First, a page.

There's also this traditional vs. non-traditional (new) media debate. We recently worked on a campaign with a "traditional" PR firm who brought us on to identify new media publishers (i.e. bloggers, other social media "influencers"). They had a rudimentary understanding of what "new media" encompassed, but didn't know what to look for or how to approach them. I think, though, that there will always be a need for both traditional and non-traditional; but PR needs to understand that there are different ways to work with each.
1 year, 11 months ago on Six Skills Every PR Pro Needs
These all seemed like common sense to me, but mainly because I'm a marketer approaching PR from that perspective. The lines are blurring more and more, and you're absolutely right about integration. Not just integrating search with social and social with email, etc., but integrating roles and processes.
You're also right about measuring results. I've seen traditional PR firms fired because they couldn't demonstrate any solid results of their efforts - meaning those tied to business goals. Again, as a marketer, common sense to me because we're always expected to do this. How is it that PR got away with it for so long?
You know, this is the second article I've read this week about the perpetuation of negative stereotypes in women. The other article I read was about women being regarded as "crazy", "overly emotional/sensitive", etc. - referred to by the (male) author as "gaslighting." This is something I'm more familiar with and it resonates with me on a personal level. Here's the article: http://www.huffingtonpost.com/mobileweb/yashar-hedayat/a-message-to-women-from-a_1_b_958859.html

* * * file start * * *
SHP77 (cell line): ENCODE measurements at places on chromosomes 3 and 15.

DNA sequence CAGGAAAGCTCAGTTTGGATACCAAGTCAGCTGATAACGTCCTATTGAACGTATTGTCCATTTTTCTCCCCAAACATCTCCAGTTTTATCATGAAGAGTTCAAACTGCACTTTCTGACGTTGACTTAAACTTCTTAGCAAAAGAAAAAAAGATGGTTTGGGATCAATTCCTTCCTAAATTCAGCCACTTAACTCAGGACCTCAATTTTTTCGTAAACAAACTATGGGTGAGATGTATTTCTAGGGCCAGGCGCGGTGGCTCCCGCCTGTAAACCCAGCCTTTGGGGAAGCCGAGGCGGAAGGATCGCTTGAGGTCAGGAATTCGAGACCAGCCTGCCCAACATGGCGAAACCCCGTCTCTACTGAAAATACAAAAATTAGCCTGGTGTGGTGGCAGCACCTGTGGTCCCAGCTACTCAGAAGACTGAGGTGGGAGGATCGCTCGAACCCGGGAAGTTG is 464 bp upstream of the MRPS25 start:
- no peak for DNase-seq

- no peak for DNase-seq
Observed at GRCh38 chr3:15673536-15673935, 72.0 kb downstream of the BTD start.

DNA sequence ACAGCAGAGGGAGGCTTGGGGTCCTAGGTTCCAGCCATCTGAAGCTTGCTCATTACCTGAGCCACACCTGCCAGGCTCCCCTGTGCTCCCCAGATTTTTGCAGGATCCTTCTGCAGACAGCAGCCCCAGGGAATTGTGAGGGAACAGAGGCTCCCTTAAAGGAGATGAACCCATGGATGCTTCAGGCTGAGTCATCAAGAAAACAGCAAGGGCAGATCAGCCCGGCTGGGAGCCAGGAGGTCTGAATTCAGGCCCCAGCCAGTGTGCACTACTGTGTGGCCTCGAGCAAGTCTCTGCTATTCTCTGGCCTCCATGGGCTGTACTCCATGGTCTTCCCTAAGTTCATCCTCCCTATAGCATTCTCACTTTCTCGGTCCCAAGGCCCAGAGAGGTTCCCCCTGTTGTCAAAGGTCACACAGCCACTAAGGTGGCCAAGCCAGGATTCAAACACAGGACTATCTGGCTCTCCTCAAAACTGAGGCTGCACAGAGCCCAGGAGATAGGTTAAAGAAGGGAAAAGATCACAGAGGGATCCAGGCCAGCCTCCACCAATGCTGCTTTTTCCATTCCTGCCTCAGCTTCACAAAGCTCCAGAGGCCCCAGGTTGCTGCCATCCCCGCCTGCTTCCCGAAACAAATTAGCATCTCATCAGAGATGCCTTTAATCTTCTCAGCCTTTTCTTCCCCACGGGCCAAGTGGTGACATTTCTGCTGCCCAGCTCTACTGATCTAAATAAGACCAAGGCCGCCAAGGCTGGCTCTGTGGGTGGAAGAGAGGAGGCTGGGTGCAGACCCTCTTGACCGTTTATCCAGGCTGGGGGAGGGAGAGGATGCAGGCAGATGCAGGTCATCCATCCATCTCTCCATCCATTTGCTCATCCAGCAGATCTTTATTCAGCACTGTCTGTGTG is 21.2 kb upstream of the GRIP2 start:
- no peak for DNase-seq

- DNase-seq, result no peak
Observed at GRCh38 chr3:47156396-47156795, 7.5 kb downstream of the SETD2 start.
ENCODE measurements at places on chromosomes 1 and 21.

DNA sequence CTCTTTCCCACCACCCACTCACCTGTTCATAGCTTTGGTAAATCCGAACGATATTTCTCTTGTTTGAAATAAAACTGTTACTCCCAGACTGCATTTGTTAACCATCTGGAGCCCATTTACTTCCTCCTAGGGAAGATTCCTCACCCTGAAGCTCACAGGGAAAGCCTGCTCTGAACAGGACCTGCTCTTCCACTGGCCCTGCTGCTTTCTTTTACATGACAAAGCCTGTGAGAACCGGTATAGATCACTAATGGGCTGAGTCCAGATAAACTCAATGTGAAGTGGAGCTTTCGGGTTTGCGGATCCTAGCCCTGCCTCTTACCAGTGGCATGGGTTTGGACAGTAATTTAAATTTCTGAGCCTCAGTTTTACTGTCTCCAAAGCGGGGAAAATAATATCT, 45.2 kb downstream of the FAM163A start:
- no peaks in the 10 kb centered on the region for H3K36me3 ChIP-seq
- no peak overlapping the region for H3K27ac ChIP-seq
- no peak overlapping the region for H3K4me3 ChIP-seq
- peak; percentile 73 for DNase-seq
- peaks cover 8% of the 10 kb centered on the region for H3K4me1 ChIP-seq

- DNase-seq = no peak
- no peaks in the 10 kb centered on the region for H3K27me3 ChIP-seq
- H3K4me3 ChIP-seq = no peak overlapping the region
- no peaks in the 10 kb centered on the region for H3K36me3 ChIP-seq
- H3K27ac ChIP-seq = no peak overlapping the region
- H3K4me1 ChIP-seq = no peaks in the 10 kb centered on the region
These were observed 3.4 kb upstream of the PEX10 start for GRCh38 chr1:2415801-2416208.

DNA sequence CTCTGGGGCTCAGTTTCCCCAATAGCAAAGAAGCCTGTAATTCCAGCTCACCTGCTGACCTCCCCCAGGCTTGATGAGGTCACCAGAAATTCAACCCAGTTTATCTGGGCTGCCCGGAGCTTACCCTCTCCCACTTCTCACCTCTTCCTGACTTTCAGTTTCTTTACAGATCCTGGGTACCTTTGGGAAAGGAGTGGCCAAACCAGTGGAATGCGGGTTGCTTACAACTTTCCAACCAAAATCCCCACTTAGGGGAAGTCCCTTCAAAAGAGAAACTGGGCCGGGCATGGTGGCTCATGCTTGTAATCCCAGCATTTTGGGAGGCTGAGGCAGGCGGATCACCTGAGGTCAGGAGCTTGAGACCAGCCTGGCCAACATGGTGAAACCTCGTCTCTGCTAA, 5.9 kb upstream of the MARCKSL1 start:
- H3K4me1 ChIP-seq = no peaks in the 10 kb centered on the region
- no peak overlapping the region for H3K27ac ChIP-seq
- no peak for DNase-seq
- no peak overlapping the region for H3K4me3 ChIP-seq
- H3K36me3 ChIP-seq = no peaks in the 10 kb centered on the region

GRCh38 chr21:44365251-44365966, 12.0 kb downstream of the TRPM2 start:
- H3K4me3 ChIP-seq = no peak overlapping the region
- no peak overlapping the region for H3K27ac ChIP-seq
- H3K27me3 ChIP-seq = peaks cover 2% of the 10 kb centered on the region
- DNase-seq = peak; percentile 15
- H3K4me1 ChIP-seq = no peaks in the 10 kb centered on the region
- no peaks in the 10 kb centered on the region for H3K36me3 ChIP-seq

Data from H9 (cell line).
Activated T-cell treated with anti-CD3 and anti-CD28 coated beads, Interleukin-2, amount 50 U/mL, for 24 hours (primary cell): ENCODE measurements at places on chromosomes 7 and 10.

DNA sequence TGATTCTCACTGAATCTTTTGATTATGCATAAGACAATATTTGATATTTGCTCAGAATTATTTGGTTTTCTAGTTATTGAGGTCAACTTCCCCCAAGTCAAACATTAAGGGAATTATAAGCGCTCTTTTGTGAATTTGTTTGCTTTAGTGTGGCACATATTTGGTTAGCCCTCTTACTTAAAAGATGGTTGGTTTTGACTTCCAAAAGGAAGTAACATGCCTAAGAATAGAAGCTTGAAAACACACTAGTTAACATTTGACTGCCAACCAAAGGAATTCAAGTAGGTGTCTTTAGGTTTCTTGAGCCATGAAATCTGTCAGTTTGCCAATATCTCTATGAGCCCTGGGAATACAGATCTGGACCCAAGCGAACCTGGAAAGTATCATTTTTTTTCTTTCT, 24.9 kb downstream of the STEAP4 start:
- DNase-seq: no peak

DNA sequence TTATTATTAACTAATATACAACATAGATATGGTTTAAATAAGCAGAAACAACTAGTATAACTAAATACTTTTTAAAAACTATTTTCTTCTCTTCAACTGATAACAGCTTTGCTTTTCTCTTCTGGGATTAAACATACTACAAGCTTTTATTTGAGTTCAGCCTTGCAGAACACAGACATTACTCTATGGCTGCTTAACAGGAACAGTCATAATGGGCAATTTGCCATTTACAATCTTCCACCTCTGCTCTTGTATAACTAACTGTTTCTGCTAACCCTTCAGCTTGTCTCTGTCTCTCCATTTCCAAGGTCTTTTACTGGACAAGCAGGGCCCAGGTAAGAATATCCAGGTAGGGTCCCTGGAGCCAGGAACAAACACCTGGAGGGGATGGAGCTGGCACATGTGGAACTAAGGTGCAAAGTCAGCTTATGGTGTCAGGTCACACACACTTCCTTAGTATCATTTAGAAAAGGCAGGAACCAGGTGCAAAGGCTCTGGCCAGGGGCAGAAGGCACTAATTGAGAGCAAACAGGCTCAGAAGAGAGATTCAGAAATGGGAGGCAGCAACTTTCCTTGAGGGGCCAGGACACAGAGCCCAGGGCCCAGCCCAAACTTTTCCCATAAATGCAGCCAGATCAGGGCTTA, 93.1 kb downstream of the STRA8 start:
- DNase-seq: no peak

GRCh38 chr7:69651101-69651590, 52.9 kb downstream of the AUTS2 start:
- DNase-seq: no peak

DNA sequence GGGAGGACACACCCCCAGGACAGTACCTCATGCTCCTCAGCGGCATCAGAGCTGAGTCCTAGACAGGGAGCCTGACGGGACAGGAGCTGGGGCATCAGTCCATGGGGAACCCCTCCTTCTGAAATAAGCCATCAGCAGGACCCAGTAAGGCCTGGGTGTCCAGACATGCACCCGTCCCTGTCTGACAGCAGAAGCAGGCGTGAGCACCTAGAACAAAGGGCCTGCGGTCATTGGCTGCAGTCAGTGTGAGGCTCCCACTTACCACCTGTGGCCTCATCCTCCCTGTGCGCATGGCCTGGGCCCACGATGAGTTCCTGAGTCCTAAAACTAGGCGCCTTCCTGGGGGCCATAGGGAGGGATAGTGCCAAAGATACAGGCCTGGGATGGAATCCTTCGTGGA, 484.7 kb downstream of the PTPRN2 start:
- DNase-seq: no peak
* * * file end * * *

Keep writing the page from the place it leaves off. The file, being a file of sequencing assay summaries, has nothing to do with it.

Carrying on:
I think that women can be just as guilty of gaslighting toward other women as men are. ginidietrich , the video you include has many examples of this - especially at the beginning with the female news reporter saying Hillary looked "haggard" and "92." Comments like those perpetuate insecurity in women - about their looks, intelligence and emotional stability. And documentaries like this are great for bringing the issue to light, but you're right that change has to start with us. Acting like victims and not making efforts to change ourselves, as well as the perception of people around us, is not going to do us any good.
BTW - I found out about the article I referenced above through an AWESOME group of very supportive women in the Washington, DC area called DC Web Women. I shared your article with them as well! :-)
1 year, 12 months ago on Women Are Our Own Worst Enemies
I love it, especially the JC speech bubbles!
2 years ago on The Launching of a New Brand Identity: Six Concepts to Consider
BdotW Good point! He was usually catching me when I did it in the same way as your second example - the period ended the whole sentence rather than the quoted part. So I've been right all along!
2 years, 1 month ago on 7 Words I Never Want To See In Your Blog Posts